CANADA READS 2020 FINALIST
More than ten years after her Giller-shortlisted title Monkey Beach, Eden Robinson returns with a striking and precise coming-of-age novel, in which everyday teen existence meets Indigenous beliefs, crazy family dynamics and cannibalistic river otters.
Meet Jared Martin: sixteen-year-old pot cookie dealer, smoker, drinker and son with the scariest mom ever. But Jared's the pot dealer with a heart of gold--really. Compassionate, caring, and nurturing by nature, Jared's determined to help hold his family together--whether that means supporting his dad's new family with the proceeds from his baking or caring for his elderly neighbours. But when it comes to being cared and loved, Jared knows he can't rely on his family. His only source of love and support was his flatulent pit bull Baby, but she's dead. And then there's the talking ravens and the black outs and his grandmother's perpetual suspicion that he is not human, but the son of a trickster.
EDEN ROBINSON is the author of a collection of novellas called Traplines, which won the Winifred Holtby Prize in the UK. Her first novel, Monkey Beach, won the Ethel Wilson Fiction Prize and was a finalist for the Giller Prize and the Governor General's Award for Fiction. It was followed by Blood Sports, and then Son of a Trickster, the first instalment of her trilogy, which was a finalist for the Scotiabank Giller Prize and Canada Reads. Trickster Drift, the second book in the trilogy, won the Ethel Wilson Fiction Prize. In 2017, Eden was awarded the Writers' Trust Fellowship. She lives in Kitimat, BC.
2020 Canada Reads Finalist
Longlisted for the 2019 International Dublin Literary Award
Finalist for the 2018 BC Book Prize's Ethel Wilson Fiction Prize
Shortlisted for the 2017 Scotiabank Giller Prize
“Eden Robinson’s Son of a Trickster is a novel that shimmers with magic and vitality, featuring a compelling narrator, somewhere between Holden Caulfield and Harry Potter. Just when you think Jared’s teenage journey couldn’t be more grounded in gritty, grinding reality, his addled perceptions take us into a realm beyond his small town life, somewhere both seductive and dangerous. Energetic, often darkly funny, sometimes poignant, this is a book that will resonate long after the reader has devoured the final page.” —2017 Scotiabank Giller Prize jury (André Alexis, Anita Rau Badami, Lynn Coady and Richard Beard)
“Robinson has a gift for making disparate elements come together into a convincing narrative, breathing myth, lore and magic into otherwise harsh realities. . . . Jared offers readers, particularly First Nations Youth, a comrade in the angst and alienation of their experience. Eden Robinson does much to enhance the growing body of Indigenous Canadian literature, but we need even more—at least a trilogy’s worth.” —Maclean’s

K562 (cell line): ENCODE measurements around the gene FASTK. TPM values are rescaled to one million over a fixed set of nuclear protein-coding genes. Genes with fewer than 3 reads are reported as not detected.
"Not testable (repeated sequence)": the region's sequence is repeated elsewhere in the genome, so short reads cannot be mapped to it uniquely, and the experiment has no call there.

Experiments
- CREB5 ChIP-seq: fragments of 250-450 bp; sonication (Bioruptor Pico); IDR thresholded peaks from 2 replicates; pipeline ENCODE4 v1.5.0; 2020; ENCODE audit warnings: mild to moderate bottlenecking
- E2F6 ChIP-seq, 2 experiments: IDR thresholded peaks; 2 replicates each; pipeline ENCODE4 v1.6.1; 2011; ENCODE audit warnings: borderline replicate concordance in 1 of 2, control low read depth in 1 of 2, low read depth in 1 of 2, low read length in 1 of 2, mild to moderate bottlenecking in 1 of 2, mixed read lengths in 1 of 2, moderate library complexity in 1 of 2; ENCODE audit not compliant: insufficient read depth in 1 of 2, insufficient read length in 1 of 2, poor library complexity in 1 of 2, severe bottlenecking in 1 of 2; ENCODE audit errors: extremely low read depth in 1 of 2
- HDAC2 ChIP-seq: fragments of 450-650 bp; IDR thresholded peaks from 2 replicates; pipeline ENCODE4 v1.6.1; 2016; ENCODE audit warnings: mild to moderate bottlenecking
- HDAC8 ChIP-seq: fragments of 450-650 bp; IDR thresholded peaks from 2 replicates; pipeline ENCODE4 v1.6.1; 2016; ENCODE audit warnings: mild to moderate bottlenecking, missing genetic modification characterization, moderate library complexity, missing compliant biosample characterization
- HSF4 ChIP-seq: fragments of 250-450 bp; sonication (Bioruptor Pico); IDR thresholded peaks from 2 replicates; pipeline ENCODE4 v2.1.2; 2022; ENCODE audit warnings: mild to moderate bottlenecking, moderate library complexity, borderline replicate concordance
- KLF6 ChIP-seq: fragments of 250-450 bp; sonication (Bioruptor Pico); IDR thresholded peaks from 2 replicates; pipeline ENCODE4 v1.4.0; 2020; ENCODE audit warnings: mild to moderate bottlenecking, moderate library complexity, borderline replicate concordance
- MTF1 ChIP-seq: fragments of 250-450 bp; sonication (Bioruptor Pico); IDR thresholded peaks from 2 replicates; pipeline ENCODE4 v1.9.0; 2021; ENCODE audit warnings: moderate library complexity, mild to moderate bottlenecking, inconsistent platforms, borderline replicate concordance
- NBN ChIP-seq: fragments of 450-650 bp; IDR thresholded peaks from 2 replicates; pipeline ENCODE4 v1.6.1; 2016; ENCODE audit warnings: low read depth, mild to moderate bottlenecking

“Only Eden Robinson could make a reader fall in love with a smart-ass, alcoholic, drug-dealing sixteen-year-old. Through protagonist Jared and his dysfunctional family, Robinson teaches us about a kind of love outside of the norm of greeting cards and family sitcoms. Son of a Trickster is a ribald narrative, irreverent and surreal and hilarious and messy. But don’t let the unruly humour fool you—the book also offers a serious contribution to current conversations about decolonization.” —Quill & Quire
“If Raven and Trickster got a show on Netflix, no one could write it but Eden Robinson. Talking ravens, party drugs, deadbeat dads, murderous otters, Doctor Who—nobody brings together pop culture, indigenous culture and myth with more ferocity and humour. Son of a Trickster is my favourite book this year.” —Annabel Lyon, author of The Sweet Girl and The Golden Mean
“Eden Robinson is a writer with a magical touch. Crisp prose, taut dialogue, and a cast of maniacal characters you sure as hell don’t want living next door.” —Thomas King, author of The Back of the Turtle and The Inconvenient Indian
“Son of a Trickster is filled with darkness and squalor and obscenity. And yet, startlingly, it brings the reader to a place of wonder and mystery and magic. It is a story of a boy born into a violent history. It is a story of a boy born into a magnificent culture. Robinson bravely reconciles these oppositions in a story that is equal parts irreverent humour and astute wisdom.” —Heather O’Neill, author of The Girl Who Was Saturday Night and Lullabies for Little Criminals